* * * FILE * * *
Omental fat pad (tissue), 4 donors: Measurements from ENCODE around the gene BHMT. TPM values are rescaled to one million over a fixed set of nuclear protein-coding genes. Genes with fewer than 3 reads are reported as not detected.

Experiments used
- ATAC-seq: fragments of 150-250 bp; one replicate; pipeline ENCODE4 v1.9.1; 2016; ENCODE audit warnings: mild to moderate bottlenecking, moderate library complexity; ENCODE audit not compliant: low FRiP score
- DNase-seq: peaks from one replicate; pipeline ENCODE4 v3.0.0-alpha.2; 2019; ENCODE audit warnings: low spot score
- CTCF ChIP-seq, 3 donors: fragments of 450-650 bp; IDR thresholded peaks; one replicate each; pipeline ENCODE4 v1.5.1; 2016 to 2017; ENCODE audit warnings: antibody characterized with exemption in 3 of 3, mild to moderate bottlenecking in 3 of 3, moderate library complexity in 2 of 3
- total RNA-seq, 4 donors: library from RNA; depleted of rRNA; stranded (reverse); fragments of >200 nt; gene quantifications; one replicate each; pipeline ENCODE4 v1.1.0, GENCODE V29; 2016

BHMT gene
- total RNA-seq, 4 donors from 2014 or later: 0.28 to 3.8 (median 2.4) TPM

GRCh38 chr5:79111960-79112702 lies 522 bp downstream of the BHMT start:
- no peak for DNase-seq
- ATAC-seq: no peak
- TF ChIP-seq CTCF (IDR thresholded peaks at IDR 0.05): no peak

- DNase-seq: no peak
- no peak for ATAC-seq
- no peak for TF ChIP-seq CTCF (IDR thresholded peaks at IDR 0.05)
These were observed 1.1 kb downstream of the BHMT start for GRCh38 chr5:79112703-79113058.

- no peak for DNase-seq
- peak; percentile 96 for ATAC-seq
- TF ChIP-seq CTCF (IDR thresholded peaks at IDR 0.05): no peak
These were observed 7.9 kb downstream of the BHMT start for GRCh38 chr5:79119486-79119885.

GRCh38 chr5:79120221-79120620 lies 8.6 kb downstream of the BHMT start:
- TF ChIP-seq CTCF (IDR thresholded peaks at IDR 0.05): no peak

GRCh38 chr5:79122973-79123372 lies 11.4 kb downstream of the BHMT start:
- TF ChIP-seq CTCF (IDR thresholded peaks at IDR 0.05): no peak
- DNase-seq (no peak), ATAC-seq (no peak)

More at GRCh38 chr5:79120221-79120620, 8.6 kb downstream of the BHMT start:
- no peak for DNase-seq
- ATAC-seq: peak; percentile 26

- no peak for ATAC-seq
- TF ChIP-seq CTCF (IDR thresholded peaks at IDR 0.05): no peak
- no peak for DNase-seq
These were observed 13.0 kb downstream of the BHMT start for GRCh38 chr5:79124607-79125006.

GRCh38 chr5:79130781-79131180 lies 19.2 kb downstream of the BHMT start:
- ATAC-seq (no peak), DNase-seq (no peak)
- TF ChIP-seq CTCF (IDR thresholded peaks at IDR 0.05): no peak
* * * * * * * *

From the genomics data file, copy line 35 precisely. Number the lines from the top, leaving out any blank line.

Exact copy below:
- TF ChIP-seq CTCF (IDR thresholded peaks at IDR 0.05): no peak